Astorino earns primary for Independence Party line

County Executive Rob Astorino, right, will face Democratic New Rochelle Mayor Noam Bramson in a September primary for the Independence Party line after obtaining enough signatures from registered Independence voters. No Republican candidate for county executive has won the election without the Independence Party’s support in the last 20 years. File photos

County Executive Rob Astorino, right, will face Democratic New Rochelle Mayor Noam Bramson in a September primary for the Independence Party line after obtaining enough signatures from registered Independence voters. No Republican candidate for county executive has won the election without the Independence Party’s support in the last 20 years. File photos

By CHRIS GRAMUGLIA
Even without the endorsement of Westchester County Independence Party Chairman Giulio “Doc” Cavallo, County Executive Rob Astorino, a Republican, was able to get enough signatures from within the party to trigger a primary against his opponent, New Rochelle Mayor Noam Bramson, a Democrat. The signatures were obtained from registered members of the Independence Party, providing the county executive an opportunity to ballot against Bramson.

Bill O’Reilly, campaign spokesperson for the Astorino campaign, said that, despite getting the petitions, winning the primary still won’t be easy.

“It’s still an uphill battle,” O’Reilly said. “Write-in primaries are notoriously difficult, but there will be a primary, thanks to a lot of political independents knocking on doors for the county executive.”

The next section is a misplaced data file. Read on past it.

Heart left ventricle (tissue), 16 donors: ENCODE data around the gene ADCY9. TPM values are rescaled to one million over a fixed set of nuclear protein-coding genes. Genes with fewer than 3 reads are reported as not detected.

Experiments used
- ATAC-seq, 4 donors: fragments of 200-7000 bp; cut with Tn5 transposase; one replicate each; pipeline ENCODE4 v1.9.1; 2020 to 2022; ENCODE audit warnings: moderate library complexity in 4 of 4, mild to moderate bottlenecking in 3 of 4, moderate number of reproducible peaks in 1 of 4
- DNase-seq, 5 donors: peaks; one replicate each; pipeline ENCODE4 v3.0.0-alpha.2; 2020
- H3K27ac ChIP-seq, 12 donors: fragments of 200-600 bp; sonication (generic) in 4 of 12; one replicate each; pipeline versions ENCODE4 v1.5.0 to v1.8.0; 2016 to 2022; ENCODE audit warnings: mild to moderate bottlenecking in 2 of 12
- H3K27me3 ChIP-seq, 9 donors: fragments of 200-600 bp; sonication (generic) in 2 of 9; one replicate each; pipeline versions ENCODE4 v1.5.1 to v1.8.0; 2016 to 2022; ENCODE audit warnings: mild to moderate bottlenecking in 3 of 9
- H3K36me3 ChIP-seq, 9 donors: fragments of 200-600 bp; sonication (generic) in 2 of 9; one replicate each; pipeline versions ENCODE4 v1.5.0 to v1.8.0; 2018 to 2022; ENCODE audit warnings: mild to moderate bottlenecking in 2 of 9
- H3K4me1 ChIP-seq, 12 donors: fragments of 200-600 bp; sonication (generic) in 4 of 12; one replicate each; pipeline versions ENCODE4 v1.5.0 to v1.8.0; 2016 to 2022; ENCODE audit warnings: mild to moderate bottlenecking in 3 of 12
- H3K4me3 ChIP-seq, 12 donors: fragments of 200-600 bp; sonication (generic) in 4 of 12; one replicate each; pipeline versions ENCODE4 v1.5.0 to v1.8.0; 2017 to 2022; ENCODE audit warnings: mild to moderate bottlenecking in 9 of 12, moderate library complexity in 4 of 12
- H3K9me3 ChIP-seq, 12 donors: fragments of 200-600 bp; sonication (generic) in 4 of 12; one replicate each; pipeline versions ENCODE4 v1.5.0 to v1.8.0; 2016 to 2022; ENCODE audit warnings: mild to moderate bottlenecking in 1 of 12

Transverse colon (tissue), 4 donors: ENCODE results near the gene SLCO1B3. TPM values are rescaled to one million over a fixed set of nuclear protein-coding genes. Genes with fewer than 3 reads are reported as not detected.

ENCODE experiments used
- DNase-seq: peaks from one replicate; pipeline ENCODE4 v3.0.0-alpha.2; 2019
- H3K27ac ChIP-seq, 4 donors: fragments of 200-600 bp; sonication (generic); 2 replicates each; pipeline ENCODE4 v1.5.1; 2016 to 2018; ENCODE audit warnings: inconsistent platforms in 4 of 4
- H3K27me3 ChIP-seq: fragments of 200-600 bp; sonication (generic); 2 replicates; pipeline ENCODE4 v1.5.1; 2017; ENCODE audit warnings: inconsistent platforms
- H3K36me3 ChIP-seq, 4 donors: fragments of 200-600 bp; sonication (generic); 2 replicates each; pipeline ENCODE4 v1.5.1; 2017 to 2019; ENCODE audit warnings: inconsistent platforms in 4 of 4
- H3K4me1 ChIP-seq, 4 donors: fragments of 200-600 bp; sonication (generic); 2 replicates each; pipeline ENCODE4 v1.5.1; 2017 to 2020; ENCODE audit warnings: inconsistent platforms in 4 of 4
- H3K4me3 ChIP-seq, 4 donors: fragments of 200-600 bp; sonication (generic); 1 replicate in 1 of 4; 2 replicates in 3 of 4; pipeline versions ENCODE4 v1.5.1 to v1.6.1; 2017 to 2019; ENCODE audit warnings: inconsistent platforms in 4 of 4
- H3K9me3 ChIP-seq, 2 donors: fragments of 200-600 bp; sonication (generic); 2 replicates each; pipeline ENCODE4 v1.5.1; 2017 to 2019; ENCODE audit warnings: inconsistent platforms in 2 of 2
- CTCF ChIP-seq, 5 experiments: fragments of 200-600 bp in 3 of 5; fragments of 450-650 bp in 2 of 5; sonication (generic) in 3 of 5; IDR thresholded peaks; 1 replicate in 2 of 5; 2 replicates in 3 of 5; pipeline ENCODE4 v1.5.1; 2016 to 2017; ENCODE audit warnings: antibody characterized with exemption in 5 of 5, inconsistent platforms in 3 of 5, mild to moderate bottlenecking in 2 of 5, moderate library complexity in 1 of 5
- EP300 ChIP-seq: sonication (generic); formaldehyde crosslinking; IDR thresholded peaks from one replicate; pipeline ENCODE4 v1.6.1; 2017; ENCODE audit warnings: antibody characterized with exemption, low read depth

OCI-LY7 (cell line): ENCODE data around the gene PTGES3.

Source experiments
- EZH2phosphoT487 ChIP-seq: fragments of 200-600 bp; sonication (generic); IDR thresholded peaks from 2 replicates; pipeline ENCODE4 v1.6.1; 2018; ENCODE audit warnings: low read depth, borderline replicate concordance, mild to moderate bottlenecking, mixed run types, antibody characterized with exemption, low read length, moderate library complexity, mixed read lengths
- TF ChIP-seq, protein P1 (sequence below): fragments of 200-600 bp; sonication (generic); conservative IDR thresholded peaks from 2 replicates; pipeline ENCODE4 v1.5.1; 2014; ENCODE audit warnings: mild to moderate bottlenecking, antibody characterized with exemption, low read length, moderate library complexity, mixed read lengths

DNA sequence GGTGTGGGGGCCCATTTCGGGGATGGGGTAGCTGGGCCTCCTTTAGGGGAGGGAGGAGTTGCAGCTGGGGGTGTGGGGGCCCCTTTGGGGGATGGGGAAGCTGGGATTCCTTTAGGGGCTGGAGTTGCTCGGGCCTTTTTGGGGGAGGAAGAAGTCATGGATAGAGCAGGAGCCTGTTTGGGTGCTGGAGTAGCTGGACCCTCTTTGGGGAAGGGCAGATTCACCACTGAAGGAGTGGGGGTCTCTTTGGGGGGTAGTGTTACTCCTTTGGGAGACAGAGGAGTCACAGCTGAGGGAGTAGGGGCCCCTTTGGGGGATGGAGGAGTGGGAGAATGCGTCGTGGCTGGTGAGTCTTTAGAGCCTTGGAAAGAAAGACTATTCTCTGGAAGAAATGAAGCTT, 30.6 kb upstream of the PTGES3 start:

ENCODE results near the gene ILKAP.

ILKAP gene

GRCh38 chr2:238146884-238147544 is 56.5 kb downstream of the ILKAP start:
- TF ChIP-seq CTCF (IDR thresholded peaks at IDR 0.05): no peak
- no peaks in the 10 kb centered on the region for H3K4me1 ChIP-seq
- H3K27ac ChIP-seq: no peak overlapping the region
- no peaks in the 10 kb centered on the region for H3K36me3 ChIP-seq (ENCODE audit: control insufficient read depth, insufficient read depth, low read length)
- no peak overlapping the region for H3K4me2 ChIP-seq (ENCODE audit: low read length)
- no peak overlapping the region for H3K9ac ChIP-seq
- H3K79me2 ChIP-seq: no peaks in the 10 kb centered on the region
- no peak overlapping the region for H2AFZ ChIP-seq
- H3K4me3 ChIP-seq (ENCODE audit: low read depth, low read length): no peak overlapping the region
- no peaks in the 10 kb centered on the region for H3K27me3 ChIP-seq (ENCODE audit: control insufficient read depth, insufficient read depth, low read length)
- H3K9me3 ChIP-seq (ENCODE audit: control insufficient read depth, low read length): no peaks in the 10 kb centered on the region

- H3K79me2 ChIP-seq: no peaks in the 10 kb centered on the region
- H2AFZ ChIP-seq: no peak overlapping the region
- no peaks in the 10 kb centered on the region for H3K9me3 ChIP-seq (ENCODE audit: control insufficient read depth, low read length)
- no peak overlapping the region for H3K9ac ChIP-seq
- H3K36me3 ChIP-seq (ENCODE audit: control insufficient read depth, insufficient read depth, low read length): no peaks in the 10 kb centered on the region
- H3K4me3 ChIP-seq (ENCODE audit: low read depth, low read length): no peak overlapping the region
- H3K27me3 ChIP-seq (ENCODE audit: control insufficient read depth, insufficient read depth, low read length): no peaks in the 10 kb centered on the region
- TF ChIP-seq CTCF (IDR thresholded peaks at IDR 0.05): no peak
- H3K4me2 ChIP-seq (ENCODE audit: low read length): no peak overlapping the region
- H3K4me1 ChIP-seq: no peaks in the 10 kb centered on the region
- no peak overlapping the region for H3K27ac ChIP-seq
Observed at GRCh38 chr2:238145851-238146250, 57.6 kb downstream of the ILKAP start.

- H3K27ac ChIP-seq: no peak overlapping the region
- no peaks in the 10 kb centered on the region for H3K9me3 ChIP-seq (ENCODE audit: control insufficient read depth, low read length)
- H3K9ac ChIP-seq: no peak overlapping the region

According to O’Reilly, Astorino was able to collect 2,718 signatures. According to the county Board of Elections only 1,183 signatures were needed to trigger a September primary.

Barry Caro, spokesperson for Bramson’s campaign, said that Astorino’s ability to gather support in the Independence Party should not come as a surprise because the county executive has been working toward that goal for
some time.

“Obviously, Rob Astorino has been preparing for this possibility for four years,” Caro said. “He’s been making a concerted effort to try and force the primary, and now that there will be one, we are going to try to win it.”

Caro also said that Astorino has made attempts at getting Republican supporters to change their party registration to become affiliated with the Independence Party.

Astorino received the Independence Party’s endorsement when he ran for county executive in 2009, but, after his election, Astorino said Cavallo asked him to grant jobs to those close to him in the Independence Party. Astorino said he refused, and representatives from his campaign have said that Cavallo’s decision to endorse Bramson was done vengefully in response to his unwillingness to comply with such requests.

The Independence Party is the third-largest party in the county, with 22,132 registered members, trailing the Democrats—who have 250,232 registered voters—and Republicans—who have 132,460.

No Republican candidate for county executive has won the seat without the support of the Independence Party in 20 years, making the upcoming primary between Astorino and Bramson an important one for the county executive.

The last Republican county executive candidate to win the election without running on the Independence Party line was Andrew O’Rourke.

The Independence primary is scheduled
for Sept. 10.
email: chrisg@hometwn.com